Comprehensive and compassionate—an essential text of American history and culture.




Holland Times arts critic Gill (American History and Literature/Manhattan School of Music) charts the astonishing transformations, upheavals, revolutions and continual renaissances that have affected the uptown terrain and population for hundreds of years.

In 1609, Henry Hudson glimpsed the Manhattan shoreline and exchanged fire with the local Indians, thus commencing the cultural clashes that continue in the present. The author traces the story of the area from its geological history to the current times of Al Sharpton (who fares poorly here). In the early chapters, Gill summarizes the stories of the Algonquin people and the original Dutch settlers, who laid out their New Haarlem in the mid 17th century. Then the British decided they owned the island, took over and fecklessly renamed New Haarlem “Lancaster,” a name that didn’t last long. The author follows the colonial history, the significance of the region in the American Revolution (Washington won a key victory at Harlem Heights) and the transformations wrought by the New York and Harlem Railroad and commerce (and greed). As Gill notes, Harlem was for many decades a center of recreation for downtowners, featuring plentiful forests and beautiful geological formations. Soon, it was human entertainment—music, drama, dancing, art and the allures of alcohol and assorted illicit behaviors—that became the principal attraction. Mansions rose, and the wealthy partied hard. Then Harlem began to attract a wide assortment of minorities—Latinos, African-Americans, Jews from Eastern Europe, Italians. By the early 19th century, more and more blacks were calling Harlem home, and as the economy cracked, racial fireworks commenced, raged throughout the Civil War and far beyond. As Gill writes, however, the area has long been home to an amazing assortment of talented individuals—politicians (Marcus Garvey), athletes (Lew Alcindor), writers (Langston Hughes), musicians and performers (Paul Robeson), intellectuals (W.E.B. Du Bois) criminals (Casper Holstein).

Comprehensive and compassionate—an essential text of American history and culture.

Pub Date: Feb. 1, 2011

ISBN: 978-0-8021-1910-0

Page Count: 496

Publisher: Grove

Review Posted Online: Sept. 27, 2010

Kirkus Reviews Issue: Oct. 15, 2010

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The author's youthfulness helps to assure the inevitable comparison with the Anne Frank diary although over and above the...


Elie Wiesel spent his early years in a small Transylvanian town as one of four children. 

He was the only one of the family to survive what Francois Maurois, in his introduction, calls the "human holocaust" of the persecution of the Jews, which began with the restrictions, the singularization of the yellow star, the enclosure within the ghetto, and went on to the mass deportations to the ovens of Auschwitz and Buchenwald. There are unforgettable and horrifying scenes here in this spare and sombre memoir of this experience of the hanging of a child, of his first farewell with his father who leaves him an inheritance of a knife and a spoon, and of his last goodbye at Buchenwald his father's corpse is already cold let alone the long months of survival under unconscionable conditions.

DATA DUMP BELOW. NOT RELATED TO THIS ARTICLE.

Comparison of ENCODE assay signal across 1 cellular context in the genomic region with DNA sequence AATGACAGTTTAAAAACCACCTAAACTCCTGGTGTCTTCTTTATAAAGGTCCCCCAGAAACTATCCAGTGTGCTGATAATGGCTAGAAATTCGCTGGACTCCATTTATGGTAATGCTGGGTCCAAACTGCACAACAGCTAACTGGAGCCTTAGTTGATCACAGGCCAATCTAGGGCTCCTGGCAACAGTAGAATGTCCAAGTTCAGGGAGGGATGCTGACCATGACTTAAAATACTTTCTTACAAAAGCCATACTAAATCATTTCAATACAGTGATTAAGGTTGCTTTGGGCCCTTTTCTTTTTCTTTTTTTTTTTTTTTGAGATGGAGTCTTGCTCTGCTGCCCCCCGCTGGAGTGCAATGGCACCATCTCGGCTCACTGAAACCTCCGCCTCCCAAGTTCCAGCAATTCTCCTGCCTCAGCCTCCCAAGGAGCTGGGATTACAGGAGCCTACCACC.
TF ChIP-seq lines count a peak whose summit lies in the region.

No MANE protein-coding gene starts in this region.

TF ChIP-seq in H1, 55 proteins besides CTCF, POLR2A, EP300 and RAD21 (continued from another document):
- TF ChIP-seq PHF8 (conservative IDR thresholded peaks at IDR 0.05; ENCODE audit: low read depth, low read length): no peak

The author's youthfulness helps to assure the inevitable comparison with the Anne Frank diary although over and above the sphere of suffering shared, and in this case extended to the death march itself, there is no spiritual or emotional legacy here to offset any reader reluctance.

Pub Date: Jan. 16, 2006

ISBN: 0374500010

Page Count: 120

Publisher: Hill & Wang

Review Posted Online: Oct. 7, 2011

Kirkus Reviews Issue: Jan. 15, 2006

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For Howard Zinn, long-time civil rights and anti-war activist, history and ideology have a lot in common. Since he thinks that everything is in someone's interest, the historian—Zinn posits—has to figure out whose interests he or she is defining/defending/reconstructing (hence one of his previous books, The Politics of History). Zinn has no doubts about where he stands in this "people's history": "it is a history disrespectful of governments and respectful of people's movements of resistance." So what we get here, instead of the usual survey of wars, presidents, and institutions, is a survey of the usual rebellions, strikes, and protest movements. Zinn starts out by depicting the arrival of Columbus in North America from the standpoint of the Indians (which amounts to their standpoint as constructed from the observations of the Europeans); and, after easily establishing the cultural disharmony that ensued, he goes on to the importation of slaves into the colonies. Add the laborers and indentured servants that followed, plus women and later immigrants, and you have Zinn's amorphous constituency. To hear Zinn tell it, all anyone did in America at any time was to oppress or be oppressed; and so he obscures as much as his hated mainstream historical foes do—only in Zinn's case there is that absurd presumption that virtually everything that came to pass was the work of ruling-class planning: this amounts to one great indictment for conspiracy. Despite surface similarities, this is not a social history, since we get no sense of the fabric of life. Instead of negating the one-sided histories he detests, Zinn has merely reversed the image; the distortion remains.

Pub Date: Jan. 1, 1979

ISBN: 0061965588

Page Count: 772

Publisher: Harper & Row

Review Posted Online: May 26, 2012

Kirkus Reviews Issue: Jan. 1, 1979

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